Satellite Imagery

A Product of The ‘Data Revolution’

Satellite Imagery are images of the Earth captured using satellites and other similar aircraft-based sensor technologies. These images are an asset in obtaining crucial information, with constant updates that track the ever changing human footprint across the Earth. It is likely you have come to harness the capabilities of Satellite imagery at one point or another – whether it was using Google Earth to plan your next get-away or using Equator Site Builder to plan your next project! Platforms such as these have ensured that satellite images are not only available to researchers and engineers, but to everyone around the world.

How Does it Work?

Satellite Imagery is captured using satellites and a variety of other aircraft-based sensor technologies such as drones. These devices make use of sensors that collect electromagnetic radiation being reflected from the Earth’s surface. There are two types of sensors to make note of and these are passive sensors and active sensors. Passive sensors require no energy as it collects radiation emitted from the Sun and reflected by the Earth’s surface. Active sensors – on the other hand – require a significant amount of energy, as it actually emits radiation and analyzes it once it has been reflected back from the Earth’s surface. The varying features on the Earth also possess different albedo levels, which is then reflected in the way satellites process the energy and differentiate between objects; in accordance to the way they react to radiation. It should be noted that satellite images can only be as good as their resolution. Even if a system is able to produce high-resolution images, they must be validated in-person on the ground to ensure accuracy. There have been instances in the past where on-ground validation for certain satellite images did not occur, and when crucial decisions were made based on this inaccurate data; there were very serious consequences.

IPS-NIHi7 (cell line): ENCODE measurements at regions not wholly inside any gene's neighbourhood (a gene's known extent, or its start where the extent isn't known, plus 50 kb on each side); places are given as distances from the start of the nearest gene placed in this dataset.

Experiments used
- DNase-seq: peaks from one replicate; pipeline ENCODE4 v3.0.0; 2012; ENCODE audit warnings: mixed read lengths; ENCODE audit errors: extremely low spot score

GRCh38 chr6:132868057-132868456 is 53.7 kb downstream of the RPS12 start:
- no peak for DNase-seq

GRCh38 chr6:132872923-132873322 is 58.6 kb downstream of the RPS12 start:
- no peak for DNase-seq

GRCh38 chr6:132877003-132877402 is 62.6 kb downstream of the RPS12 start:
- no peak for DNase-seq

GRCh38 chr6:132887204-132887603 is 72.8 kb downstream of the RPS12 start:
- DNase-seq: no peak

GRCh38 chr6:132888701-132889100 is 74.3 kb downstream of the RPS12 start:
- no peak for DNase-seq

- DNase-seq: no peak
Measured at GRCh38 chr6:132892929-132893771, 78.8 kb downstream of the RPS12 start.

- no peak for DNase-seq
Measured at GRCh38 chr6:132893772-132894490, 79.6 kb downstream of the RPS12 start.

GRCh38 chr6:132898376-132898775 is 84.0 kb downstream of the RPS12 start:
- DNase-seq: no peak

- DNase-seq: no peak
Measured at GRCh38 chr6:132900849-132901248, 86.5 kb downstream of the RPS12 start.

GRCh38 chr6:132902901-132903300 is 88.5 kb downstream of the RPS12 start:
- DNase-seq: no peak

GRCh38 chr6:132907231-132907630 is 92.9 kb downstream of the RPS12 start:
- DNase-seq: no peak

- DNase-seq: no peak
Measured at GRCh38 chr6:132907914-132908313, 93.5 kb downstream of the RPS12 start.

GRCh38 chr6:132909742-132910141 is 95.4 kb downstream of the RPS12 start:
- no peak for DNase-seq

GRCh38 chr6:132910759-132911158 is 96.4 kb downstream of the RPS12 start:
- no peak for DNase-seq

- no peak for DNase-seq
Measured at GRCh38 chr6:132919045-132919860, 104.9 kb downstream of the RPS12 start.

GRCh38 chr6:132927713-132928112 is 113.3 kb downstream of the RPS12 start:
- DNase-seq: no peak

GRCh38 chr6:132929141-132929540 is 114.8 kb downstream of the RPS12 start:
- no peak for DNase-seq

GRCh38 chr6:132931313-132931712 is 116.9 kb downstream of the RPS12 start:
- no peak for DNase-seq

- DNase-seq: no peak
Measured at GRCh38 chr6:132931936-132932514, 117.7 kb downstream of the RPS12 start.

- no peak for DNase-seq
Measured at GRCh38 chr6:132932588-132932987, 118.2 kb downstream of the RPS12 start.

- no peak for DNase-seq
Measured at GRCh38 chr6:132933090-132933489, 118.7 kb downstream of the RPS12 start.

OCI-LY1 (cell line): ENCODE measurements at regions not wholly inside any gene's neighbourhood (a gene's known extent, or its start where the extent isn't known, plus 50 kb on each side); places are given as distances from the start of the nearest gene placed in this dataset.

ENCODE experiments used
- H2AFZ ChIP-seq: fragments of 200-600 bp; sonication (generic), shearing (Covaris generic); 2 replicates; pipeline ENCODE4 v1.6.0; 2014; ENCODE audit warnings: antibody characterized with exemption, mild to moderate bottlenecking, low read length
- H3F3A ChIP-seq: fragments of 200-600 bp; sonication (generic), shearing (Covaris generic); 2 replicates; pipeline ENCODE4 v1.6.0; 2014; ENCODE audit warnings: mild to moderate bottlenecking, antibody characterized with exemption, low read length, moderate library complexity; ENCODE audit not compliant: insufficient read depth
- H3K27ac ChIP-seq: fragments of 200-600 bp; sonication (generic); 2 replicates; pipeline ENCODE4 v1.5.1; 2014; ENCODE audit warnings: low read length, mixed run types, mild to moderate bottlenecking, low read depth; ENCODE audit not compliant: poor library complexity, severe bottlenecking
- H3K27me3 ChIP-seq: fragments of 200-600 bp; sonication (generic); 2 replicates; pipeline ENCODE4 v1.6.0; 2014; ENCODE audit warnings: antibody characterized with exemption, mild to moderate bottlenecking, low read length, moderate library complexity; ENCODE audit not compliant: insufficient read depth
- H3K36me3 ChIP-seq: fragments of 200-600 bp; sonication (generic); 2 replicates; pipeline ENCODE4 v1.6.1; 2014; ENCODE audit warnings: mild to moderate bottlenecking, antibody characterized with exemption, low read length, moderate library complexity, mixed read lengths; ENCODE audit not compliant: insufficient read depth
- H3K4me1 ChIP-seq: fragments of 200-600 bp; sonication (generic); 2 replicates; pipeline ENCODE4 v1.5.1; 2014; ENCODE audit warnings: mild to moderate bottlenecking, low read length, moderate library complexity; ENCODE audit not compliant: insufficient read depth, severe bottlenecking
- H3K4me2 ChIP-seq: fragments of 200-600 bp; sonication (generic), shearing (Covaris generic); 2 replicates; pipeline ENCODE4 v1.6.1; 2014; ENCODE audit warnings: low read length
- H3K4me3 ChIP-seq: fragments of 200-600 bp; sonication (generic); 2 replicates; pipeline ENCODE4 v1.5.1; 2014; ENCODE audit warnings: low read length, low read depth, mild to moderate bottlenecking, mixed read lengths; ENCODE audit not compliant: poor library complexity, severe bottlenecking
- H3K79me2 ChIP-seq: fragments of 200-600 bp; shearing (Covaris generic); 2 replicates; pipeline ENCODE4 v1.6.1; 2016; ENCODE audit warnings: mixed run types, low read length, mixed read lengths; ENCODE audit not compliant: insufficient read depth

What is Satellite Imagery Used for?

Satellite imagery has many applications, in a diverse array of fields. One such application is when satellite images are used to track seasonal vegetation change. This information is used to monitor droughts and vegetation, and plays a big role in agricultural, economical, and governmental planning. Satellite imagery is also used to monitor natural disasters and phenomena, such as radiation, volcano eruptions, etc. Satellite images are also used to track human phenomena.

What Format are Satellite Images Saved in?

Below are some of the formats that satellite images are saved in:


HDF – Hierarchical Data Format – is a file format developed by the National Center for Supercomputing Applications (NCSA), to store and exchange scientific data. It uses programming languages such as C, and Java as interfaces, and is a freely available file format. HDF allows for the storing of raster data such as satellite images, but the file itself ignores any non-raster data. 


GeoTiff – Geographic Tagged Image File Format – is a raster image file type designed by Dr. Niles Ritter, whilst he was working at Nasa’s Jet Propulsion Laboratory. The GeoTiff format stores satellite imagery, along with projection information such as: coordinate systems, datums, ellipsoids, map projection etc. GeoTiff is an excellent file format as it is compatible with almost all CAD and GIS applications. 


JPEG is a Lossy Image Compression Format, issued in 1992 by the Joint Photographic Experts Group (JPEG) and approved in 1994. It is a method of compression for photographic images, the degree of which can be adjusted. This means that the format makes possible a tradeoff between the storage size and the image quality. The JPEG format stores satellite imagery but because of the lossy compression method, some of the information contained in the image does get lost. 


PNG – Portable Network Graphics – is an image format that uses Lossless Data Compression. It was originally released in 1996 as an improved replacement to GIFs (Graphics Interchange Format). PNGs provide much more options than GIFs in terms of range of color depth as well as offering greater compression. As PNGs utilize Lossless Data Compression, it makes it an excellent choice for storing temporary images that require further editing, as opposed to JPEG, which is susceptible to generation loss. Therefore, PNG is an excellent image format for handling large Satellite images whilst preserving quality.